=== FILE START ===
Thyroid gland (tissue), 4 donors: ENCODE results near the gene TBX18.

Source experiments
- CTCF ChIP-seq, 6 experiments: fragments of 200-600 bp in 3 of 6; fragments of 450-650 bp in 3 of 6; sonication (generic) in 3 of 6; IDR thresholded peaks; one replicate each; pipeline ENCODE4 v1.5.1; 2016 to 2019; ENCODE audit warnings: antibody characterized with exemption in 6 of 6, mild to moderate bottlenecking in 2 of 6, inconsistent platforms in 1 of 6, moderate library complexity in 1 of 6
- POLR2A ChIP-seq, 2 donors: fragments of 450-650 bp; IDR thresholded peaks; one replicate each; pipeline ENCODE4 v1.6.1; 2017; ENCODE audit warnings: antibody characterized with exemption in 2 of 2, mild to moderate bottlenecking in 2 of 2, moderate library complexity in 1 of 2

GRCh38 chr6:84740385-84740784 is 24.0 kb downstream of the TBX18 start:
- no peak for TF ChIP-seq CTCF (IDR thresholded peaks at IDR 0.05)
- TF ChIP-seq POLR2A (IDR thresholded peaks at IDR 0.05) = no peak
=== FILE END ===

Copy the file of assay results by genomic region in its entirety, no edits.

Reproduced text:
Thyroid gland (tissue), 4 donors: ENCODE results near the gene TBX18.

Source experiments
- CTCF ChIP-seq, 6 experiments: fragments of 200-600 bp in 3 of 6; fragments of 450-650 bp in 3 of 6; sonication (generic) in 3 of 6; IDR thresholded peaks; one replicate each; pipeline ENCODE4 v1.5.1; 2016 to 2019; ENCODE audit warnings: antibody characterized with exemption in 6 of 6, mild to moderate bottlenecking in 2 of 6, inconsistent platforms in 1 of 6, moderate library complexity in 1 of 6
- POLR2A ChIP-seq, 2 donors: fragments of 450-650 bp; IDR thresholded peaks; one replicate each; pipeline ENCODE4 v1.6.1; 2017; ENCODE audit warnings: antibody characterized with exemption in 2 of 2, mild to moderate bottlenecking in 2 of 2, moderate library complexity in 1 of 2

GRCh38 chr6:84740385-84740784 is 24.0 kb downstream of the TBX18 start:
- no peak for TF ChIP-seq CTCF (IDR thresholded peaks at IDR 0.05)
- TF ChIP-seq POLR2A (IDR thresholded peaks at IDR 0.05) = no peak